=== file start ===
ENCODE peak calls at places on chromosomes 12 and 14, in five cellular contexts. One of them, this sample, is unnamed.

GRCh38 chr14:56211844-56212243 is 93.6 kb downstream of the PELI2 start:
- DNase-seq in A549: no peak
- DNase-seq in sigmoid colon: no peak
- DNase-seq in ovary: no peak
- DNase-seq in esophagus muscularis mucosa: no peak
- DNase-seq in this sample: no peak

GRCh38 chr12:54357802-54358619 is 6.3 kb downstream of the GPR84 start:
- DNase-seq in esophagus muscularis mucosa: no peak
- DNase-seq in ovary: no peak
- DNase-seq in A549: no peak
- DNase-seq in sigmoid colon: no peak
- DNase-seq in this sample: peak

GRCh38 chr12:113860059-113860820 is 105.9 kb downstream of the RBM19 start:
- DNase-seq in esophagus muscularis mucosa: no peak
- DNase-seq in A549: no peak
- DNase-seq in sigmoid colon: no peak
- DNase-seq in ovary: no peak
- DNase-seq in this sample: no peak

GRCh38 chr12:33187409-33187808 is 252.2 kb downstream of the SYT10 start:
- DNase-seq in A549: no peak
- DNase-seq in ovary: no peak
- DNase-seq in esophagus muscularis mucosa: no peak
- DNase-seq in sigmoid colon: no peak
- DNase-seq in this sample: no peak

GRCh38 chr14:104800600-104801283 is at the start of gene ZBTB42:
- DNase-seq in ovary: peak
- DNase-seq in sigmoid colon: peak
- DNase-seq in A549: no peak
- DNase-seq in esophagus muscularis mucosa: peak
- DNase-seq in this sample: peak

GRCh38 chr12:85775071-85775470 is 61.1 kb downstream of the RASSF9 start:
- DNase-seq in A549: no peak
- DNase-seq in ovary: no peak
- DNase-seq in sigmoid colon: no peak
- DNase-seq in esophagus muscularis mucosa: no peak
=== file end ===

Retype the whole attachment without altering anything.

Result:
ENCODE peak calls at places on chromosomes 12 and 14, in five cellular contexts. One of them, this sample, is unnamed.

GRCh38 chr14:56211844-56212243 is 93.6 kb downstream of the PELI2 start:
- DNase-seq in A549: no peak
- DNase-seq in sigmoid colon: no peak
- DNase-seq in ovary: no peak
- DNase-seq in esophagus muscularis mucosa: no peak
- DNase-seq in this sample: no peak

GRCh38 chr12:54357802-54358619 is 6.3 kb downstream of the GPR84 start:
- DNase-seq in esophagus muscularis mucosa: no peak
- DNase-seq in ovary: no peak
- DNase-seq in A549: no peak
- DNase-seq in sigmoid colon: no peak
- DNase-seq in this sample: peak

GRCh38 chr12:113860059-113860820 is 105.9 kb downstream of the RBM19 start:
- DNase-seq in esophagus muscularis mucosa: no peak
- DNase-seq in A549: no peak
- DNase-seq in sigmoid colon: no peak
- DNase-seq in ovary: no peak
- DNase-seq in this sample: no peak

GRCh38 chr12:33187409-33187808 is 252.2 kb downstream of the SYT10 start:
- DNase-seq in A549: no peak
- DNase-seq in ovary: no peak
- DNase-seq in esophagus muscularis mucosa: no peak
- DNase-seq in sigmoid colon: no peak
- DNase-seq in this sample: no peak

GRCh38 chr14:104800600-104801283 is at the start of gene ZBTB42:
- DNase-seq in ovary: peak
- DNase-seq in sigmoid colon: peak
- DNase-seq in A549: no peak
- DNase-seq in esophagus muscularis mucosa: peak
- DNase-seq in this sample: peak

GRCh38 chr12:85775071-85775470 is 61.1 kb downstream of the RASSF9 start:
- DNase-seq in A549: no peak
- DNase-seq in ovary: no peak
- DNase-seq in sigmoid colon: no peak
- DNase-seq in esophagus muscularis mucosa: no peak